While researching Hood and her Book Room, I was unsurprised to see that Toronto historian Jamie Bradburn (a fellow book hound whom I run into at nearly every book sale) has previously written about her life and times: please visit Jamie’s blog to learn more about Hood, her shop, and her era.
[P.S. Looking at the font on Dora Hood’s advertising makes me think I have seen it somewhere … possibly on a bookmark found, perhaps appropriately, in an old book.]
A completely unexpected find this year was Horse d’Oeuvres (PaperJacks / General Publishing, 1975)—a collection of works by avant-garde Canadian sound poets The Four Horsemen … published in a mainstream pulp paperback of the sort one could have bought at any Coles Bookshop or even the local drugstore. And not that kind of drugstore, either. It blows my kind that there was ever a time, in Canada or anywhere, really, when weird poetry could produce mainstream publishing success.
The Four Horsemen were Rafael Barreto-Rivera, Paul Dutton, Steve McCaffery, and bp Nichol. Nichol is perhaps the best known of the Horsemen outside poetry circles, having published prolifically across genres and having contributed extensively to children’s television programming, but all four were gifted, multidimensional poets and performers. The works in Horse d’Oeuvre are strong and varied, and wow: I’d have loved to be a 14 year-old coming across a book like this while spinning a paperback rack at the local pharmacy, because this was about the age I started producing, on the heavy old manual typewriter in my bedroom, things (‘compositions’ would be too strong a term) I called ‘pomes,’ which played with words, syllables, and the space on the page. I had no idea these textual / spatial experiments even counted as creative work, however, and soon gave them up, not knowing I was making crude attempts at concrete / visual poetry.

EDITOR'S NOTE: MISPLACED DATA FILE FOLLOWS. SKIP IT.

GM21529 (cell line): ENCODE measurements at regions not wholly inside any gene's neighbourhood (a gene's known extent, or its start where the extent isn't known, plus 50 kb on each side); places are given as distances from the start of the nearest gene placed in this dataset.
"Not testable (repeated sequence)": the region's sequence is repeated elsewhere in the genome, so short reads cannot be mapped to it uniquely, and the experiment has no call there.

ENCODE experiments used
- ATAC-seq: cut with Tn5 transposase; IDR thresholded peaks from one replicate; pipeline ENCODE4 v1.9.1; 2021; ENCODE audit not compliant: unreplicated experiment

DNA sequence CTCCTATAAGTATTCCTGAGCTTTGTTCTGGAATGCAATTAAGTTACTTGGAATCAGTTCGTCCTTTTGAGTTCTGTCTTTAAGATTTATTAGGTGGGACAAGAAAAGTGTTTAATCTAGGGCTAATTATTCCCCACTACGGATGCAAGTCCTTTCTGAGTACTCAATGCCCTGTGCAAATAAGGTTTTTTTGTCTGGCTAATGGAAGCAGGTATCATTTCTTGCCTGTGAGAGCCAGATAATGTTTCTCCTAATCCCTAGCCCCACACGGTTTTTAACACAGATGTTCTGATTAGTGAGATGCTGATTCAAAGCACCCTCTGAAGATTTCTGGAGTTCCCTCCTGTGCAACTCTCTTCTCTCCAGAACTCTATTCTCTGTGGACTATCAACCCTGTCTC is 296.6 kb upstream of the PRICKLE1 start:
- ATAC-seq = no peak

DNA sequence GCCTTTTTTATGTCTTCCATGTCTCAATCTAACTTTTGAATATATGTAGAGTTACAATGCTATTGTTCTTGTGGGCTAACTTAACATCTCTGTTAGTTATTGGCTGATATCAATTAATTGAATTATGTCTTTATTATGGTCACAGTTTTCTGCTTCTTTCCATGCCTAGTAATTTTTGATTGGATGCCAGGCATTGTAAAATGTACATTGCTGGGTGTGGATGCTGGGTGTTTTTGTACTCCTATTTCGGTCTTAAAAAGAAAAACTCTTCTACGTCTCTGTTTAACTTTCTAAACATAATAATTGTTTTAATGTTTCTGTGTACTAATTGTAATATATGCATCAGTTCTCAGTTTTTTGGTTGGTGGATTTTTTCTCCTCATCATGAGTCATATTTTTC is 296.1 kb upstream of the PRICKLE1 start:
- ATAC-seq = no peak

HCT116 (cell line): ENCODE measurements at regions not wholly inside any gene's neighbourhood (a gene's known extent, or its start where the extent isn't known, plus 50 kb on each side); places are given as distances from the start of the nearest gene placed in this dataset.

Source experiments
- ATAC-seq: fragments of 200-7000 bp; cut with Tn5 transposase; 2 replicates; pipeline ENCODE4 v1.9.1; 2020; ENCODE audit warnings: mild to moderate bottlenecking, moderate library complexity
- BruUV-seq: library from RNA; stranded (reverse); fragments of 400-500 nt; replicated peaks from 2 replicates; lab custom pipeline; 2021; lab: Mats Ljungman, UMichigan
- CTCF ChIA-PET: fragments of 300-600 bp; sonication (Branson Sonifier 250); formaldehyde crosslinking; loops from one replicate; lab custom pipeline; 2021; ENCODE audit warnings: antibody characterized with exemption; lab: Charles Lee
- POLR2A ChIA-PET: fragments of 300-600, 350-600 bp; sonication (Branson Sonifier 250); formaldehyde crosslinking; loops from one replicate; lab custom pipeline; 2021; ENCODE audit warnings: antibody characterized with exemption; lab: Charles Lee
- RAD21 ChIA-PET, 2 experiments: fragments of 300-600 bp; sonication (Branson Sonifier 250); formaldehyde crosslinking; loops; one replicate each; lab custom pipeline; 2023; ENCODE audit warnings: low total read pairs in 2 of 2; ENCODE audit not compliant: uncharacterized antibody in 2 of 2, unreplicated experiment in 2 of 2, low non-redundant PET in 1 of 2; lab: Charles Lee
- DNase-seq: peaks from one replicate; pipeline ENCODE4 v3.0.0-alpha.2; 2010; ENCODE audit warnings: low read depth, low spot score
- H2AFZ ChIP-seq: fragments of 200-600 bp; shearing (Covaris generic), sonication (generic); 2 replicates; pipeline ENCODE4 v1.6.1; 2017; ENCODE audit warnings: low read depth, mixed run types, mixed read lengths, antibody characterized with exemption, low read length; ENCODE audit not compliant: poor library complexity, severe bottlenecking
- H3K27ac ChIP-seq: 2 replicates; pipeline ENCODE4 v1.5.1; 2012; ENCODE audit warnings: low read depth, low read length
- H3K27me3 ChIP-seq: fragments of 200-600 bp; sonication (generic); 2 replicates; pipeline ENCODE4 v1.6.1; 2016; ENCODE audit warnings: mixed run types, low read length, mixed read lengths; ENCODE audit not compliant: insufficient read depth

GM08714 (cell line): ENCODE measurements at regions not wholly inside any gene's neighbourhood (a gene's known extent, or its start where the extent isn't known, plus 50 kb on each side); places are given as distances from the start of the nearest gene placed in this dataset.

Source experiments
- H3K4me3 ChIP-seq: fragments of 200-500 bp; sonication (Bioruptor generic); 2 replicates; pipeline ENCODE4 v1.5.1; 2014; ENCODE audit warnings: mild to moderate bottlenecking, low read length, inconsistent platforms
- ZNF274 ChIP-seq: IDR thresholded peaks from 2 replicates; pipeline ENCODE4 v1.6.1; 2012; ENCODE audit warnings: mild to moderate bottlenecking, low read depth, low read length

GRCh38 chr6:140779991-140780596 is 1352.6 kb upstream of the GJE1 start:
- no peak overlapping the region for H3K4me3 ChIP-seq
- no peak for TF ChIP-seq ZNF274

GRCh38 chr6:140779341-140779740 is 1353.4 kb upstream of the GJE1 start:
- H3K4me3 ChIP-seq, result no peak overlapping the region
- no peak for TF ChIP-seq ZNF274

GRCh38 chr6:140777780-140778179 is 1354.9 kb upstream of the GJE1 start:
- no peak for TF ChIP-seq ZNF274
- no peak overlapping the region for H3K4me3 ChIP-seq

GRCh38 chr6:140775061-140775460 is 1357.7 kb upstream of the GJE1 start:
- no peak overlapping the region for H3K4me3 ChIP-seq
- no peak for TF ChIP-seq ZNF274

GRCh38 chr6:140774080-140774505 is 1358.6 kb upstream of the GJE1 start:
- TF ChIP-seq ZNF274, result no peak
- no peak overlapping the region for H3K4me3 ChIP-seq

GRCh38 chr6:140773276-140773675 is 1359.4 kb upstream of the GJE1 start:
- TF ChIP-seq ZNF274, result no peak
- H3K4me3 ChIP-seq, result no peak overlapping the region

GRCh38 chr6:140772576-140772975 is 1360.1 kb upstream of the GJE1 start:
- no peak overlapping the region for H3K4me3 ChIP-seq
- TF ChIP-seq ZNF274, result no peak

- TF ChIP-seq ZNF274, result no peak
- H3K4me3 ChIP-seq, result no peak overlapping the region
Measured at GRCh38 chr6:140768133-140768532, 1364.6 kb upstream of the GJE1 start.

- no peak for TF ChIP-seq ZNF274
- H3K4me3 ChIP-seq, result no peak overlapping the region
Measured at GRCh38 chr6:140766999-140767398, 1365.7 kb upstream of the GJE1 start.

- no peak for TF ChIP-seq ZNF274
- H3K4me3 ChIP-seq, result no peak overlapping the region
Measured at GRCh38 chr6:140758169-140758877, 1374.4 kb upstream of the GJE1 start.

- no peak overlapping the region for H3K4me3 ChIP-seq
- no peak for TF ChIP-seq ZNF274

Of all the pieces in Horse d’Oeuvre, I think my favourite is Paul Dutton’s ‘this is a poem:’
this is a poem for my father’s gravestone
a grave poem for my father’s stone
a father for my poem’s gravestone
a groan for my father’s grave
Dutton’s poem is deeply (pre-post) modern, but also reminiscent of eighteenth century poets in its cadences and tone (an elegy of sorts, it of course reminds one of Thomas Gray).
Bonus: my copy is signed by two of the Horsemen (by Dutton; and by McCaffery, who inscribes his section, via a simple code, to Mary) although not, sadly, by bpNichol. [Although to be frank, bpNichol’s poems in this collection are among his more self-indulgent, and lack some of the vital fervor of his subsequent work.]